Chapter 6: Concluding remarks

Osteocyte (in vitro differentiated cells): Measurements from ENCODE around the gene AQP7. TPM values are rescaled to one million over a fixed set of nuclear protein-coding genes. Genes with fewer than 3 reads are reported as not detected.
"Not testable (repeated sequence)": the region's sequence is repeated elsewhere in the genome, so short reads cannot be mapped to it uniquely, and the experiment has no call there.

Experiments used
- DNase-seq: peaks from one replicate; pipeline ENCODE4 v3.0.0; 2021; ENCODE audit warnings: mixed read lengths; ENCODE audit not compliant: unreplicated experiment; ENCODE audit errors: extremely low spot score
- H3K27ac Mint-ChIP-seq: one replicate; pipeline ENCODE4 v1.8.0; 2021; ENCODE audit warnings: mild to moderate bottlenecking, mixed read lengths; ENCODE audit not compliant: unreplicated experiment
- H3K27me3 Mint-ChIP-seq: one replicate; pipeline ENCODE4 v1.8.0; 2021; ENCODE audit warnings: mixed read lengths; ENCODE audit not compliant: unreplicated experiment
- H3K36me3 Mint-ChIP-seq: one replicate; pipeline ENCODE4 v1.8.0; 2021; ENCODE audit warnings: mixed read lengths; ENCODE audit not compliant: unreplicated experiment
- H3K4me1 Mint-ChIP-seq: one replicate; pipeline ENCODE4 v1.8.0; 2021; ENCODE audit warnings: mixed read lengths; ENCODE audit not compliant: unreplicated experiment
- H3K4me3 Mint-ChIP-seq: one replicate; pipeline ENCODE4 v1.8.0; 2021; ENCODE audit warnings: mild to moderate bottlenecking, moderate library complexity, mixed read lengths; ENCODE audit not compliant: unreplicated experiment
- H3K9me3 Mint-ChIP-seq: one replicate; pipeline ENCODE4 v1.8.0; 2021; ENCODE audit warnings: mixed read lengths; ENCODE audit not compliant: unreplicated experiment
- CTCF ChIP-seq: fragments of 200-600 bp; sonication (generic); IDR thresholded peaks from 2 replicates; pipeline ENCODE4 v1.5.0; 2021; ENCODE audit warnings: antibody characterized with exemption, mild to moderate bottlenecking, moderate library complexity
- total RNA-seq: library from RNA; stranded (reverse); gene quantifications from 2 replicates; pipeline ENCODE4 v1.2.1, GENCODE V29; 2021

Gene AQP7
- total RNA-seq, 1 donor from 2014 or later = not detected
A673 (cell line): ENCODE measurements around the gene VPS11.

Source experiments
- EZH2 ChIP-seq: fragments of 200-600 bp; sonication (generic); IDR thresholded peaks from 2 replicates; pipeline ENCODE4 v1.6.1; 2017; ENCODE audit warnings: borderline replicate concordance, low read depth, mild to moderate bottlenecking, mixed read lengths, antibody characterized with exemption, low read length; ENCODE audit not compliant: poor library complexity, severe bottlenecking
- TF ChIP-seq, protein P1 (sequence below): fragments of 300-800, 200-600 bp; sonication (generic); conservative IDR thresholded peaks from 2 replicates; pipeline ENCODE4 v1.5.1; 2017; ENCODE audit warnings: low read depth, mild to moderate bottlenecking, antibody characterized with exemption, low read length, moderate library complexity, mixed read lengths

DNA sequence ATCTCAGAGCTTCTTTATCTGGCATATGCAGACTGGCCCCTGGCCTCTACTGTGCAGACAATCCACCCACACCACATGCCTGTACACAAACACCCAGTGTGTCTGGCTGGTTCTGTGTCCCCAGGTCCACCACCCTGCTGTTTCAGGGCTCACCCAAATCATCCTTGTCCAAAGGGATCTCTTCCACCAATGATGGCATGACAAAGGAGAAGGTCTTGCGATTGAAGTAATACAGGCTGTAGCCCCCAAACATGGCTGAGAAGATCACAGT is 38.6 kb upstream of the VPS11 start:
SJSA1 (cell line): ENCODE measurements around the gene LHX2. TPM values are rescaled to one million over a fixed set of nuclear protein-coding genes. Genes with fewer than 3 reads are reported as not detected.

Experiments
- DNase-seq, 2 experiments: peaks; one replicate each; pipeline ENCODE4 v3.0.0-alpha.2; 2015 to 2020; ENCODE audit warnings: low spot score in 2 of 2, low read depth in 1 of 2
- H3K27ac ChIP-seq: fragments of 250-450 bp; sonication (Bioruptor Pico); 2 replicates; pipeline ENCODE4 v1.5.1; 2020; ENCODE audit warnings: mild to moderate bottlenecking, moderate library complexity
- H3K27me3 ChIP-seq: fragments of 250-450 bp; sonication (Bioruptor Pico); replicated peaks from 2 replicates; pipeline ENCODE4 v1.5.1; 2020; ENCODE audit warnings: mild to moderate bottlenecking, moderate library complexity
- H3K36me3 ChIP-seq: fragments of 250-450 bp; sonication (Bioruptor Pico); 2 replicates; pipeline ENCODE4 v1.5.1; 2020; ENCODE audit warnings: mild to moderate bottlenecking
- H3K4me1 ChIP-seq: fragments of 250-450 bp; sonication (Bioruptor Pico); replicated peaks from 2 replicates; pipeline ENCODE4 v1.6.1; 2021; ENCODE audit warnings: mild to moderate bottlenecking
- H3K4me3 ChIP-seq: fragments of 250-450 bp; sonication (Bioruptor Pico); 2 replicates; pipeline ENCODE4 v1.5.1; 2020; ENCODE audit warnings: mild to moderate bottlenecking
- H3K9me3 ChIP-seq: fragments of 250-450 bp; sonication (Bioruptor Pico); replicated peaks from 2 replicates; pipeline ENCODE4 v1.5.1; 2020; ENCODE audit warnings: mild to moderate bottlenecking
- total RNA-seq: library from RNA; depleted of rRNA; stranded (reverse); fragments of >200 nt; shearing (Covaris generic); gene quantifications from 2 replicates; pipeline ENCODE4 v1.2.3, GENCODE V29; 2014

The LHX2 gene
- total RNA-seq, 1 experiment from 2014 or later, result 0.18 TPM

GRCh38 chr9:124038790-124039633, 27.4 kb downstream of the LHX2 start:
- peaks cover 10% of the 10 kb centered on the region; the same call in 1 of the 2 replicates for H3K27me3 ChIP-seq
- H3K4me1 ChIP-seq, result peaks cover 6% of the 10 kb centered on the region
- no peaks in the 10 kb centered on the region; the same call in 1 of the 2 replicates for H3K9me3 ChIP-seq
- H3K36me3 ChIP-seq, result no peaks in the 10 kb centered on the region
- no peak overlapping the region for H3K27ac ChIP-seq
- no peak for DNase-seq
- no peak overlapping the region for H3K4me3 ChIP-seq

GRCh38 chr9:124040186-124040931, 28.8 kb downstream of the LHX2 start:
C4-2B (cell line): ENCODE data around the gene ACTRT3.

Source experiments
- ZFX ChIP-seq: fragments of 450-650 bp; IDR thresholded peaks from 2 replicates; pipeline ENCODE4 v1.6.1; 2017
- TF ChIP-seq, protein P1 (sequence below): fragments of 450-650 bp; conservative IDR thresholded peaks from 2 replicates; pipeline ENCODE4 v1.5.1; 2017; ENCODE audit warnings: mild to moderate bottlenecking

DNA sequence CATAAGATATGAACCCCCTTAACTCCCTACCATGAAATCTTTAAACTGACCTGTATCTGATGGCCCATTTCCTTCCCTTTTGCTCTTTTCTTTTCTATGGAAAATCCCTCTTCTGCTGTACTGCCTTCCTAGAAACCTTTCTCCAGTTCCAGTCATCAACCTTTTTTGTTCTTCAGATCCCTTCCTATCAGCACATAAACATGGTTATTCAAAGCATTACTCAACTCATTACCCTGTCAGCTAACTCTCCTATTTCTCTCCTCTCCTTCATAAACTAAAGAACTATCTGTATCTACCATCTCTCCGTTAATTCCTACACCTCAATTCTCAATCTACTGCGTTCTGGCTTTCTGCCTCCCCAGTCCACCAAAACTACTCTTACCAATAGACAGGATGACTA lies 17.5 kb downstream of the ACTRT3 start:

This book argues that the effectiveness of US monetary policy has been decreasing since the late 1980s. There have been two very important trends in the relationship between the Fed policy rate and financial markets. I call them the dual decoupling: first, the decoupling of the Fed rate from the prices of financial assets (interest rates) and second, the decoupling of the Fed rate from the quantities in financial markets. Both have increased the degree of the endogeneity of price and quantity determinations in financial markets independently of the Fed. In other words, the influence of the Fed in determining the prices (interest rates) and quantities of financial assets (the expansion of balance sheets) has decreased considerably in recent years. This book claims that these developments are the direct product of four factors: i) the transformation of the US financial system, ii) increasing competition, iii) increasing centralization tendencies in the US financial system, and iv) most importantly, decreasing balance sheet constraints on financial firms. These four factors can be understood as the results of four interrelated dynamic forces: rapid innovation in financial markets, deregulation trends in the regulatory framework, policy choices of the Fed and increasing financial integration.
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